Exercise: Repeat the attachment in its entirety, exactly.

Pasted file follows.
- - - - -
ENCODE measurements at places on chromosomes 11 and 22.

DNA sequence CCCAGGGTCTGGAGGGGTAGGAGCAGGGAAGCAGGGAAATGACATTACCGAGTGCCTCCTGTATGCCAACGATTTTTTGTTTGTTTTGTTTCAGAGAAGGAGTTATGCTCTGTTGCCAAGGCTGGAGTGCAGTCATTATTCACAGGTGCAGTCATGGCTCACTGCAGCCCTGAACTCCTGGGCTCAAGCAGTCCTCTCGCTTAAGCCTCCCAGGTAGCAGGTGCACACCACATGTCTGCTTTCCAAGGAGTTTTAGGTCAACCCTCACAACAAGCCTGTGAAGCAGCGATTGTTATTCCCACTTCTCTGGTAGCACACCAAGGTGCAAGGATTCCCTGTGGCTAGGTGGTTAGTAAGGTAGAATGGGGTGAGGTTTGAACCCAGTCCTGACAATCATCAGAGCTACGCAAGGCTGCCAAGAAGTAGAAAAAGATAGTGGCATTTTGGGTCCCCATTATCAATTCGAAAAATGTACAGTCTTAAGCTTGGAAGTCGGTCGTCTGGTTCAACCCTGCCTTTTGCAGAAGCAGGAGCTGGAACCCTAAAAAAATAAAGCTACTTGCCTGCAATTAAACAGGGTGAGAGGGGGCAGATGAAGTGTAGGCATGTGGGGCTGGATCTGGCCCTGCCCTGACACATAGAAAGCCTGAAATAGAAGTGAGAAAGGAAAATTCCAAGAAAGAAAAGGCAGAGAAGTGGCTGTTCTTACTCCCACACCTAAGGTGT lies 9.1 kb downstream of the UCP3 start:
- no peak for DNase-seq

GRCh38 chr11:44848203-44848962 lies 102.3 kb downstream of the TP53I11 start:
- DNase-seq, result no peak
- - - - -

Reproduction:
ENCODE measurements at places on chromosomes 11 and 22.

DNA sequence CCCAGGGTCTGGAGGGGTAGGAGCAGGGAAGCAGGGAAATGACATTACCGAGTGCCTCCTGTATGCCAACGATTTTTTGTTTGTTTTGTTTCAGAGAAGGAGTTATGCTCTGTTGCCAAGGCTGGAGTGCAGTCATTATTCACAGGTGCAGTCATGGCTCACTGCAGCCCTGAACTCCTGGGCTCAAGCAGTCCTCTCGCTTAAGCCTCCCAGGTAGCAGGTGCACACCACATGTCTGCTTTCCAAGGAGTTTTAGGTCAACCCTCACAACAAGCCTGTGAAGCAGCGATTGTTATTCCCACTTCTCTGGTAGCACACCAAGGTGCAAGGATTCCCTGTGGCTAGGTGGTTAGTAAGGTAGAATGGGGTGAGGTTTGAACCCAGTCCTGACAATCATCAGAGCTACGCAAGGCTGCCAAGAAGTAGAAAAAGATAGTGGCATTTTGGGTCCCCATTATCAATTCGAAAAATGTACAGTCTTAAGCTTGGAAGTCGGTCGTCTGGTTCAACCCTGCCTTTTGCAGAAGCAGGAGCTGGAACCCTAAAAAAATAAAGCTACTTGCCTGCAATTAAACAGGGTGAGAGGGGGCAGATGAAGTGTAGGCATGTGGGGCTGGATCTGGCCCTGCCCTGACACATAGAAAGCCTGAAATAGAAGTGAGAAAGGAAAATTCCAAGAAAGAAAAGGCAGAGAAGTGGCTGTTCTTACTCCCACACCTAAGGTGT lies 9.1 kb downstream of the UCP3 start:
- no peak for DNase-seq

GRCh38 chr11:44848203-44848962 lies 102.3 kb downstream of the TP53I11 start:
- DNase-seq, result no peak